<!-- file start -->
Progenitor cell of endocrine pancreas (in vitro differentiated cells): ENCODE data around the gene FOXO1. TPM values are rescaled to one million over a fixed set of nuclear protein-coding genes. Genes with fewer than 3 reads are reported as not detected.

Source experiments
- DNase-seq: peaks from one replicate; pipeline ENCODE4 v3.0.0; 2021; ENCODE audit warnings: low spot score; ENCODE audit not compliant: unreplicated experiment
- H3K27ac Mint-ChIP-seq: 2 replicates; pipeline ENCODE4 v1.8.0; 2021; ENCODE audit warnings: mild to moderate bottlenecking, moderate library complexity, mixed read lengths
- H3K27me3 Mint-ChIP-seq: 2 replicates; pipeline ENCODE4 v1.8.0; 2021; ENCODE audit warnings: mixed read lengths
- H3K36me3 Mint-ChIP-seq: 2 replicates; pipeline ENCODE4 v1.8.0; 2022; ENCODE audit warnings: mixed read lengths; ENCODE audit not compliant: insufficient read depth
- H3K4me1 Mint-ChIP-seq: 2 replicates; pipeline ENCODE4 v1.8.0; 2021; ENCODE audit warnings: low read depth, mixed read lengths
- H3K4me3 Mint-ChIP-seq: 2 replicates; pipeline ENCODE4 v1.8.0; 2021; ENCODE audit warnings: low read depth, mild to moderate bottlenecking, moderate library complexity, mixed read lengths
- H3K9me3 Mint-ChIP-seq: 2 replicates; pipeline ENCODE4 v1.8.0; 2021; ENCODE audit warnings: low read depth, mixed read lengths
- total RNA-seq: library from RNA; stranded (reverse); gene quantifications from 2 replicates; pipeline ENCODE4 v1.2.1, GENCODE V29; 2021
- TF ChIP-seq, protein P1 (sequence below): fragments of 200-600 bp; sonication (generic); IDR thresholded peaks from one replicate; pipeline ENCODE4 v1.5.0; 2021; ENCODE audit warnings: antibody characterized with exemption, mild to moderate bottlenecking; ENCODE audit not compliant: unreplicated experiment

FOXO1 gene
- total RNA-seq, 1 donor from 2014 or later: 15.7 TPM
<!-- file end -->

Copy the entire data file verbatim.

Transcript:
Progenitor cell of endocrine pancreas (in vitro differentiated cells): ENCODE data around the gene FOXO1. TPM values are rescaled to one million over a fixed set of nuclear protein-coding genes. Genes with fewer than 3 reads are reported as not detected.

Source experiments
- DNase-seq: peaks from one replicate; pipeline ENCODE4 v3.0.0; 2021; ENCODE audit warnings: low spot score; ENCODE audit not compliant: unreplicated experiment
- H3K27ac Mint-ChIP-seq: 2 replicates; pipeline ENCODE4 v1.8.0; 2021; ENCODE audit warnings: mild to moderate bottlenecking, moderate library complexity, mixed read lengths
- H3K27me3 Mint-ChIP-seq: 2 replicates; pipeline ENCODE4 v1.8.0; 2021; ENCODE audit warnings: mixed read lengths
- H3K36me3 Mint-ChIP-seq: 2 replicates; pipeline ENCODE4 v1.8.0; 2022; ENCODE audit warnings: mixed read lengths; ENCODE audit not compliant: insufficient read depth
- H3K4me1 Mint-ChIP-seq: 2 replicates; pipeline ENCODE4 v1.8.0; 2021; ENCODE audit warnings: low read depth, mixed read lengths
- H3K4me3 Mint-ChIP-seq: 2 replicates; pipeline ENCODE4 v1.8.0; 2021; ENCODE audit warnings: low read depth, mild to moderate bottlenecking, moderate library complexity, mixed read lengths
- H3K9me3 Mint-ChIP-seq: 2 replicates; pipeline ENCODE4 v1.8.0; 2021; ENCODE audit warnings: low read depth, mixed read lengths
- total RNA-seq: library from RNA; stranded (reverse); gene quantifications from 2 replicates; pipeline ENCODE4 v1.2.1, GENCODE V29; 2021
- TF ChIP-seq, protein P1 (sequence below): fragments of 200-600 bp; sonication (generic); IDR thresholded peaks from one replicate; pipeline ENCODE4 v1.5.0; 2021; ENCODE audit warnings: antibody characterized with exemption, mild to moderate bottlenecking; ENCODE audit not compliant: unreplicated experiment

FOXO1 gene
- total RNA-seq, 1 donor from 2014 or later: 15.7 TPM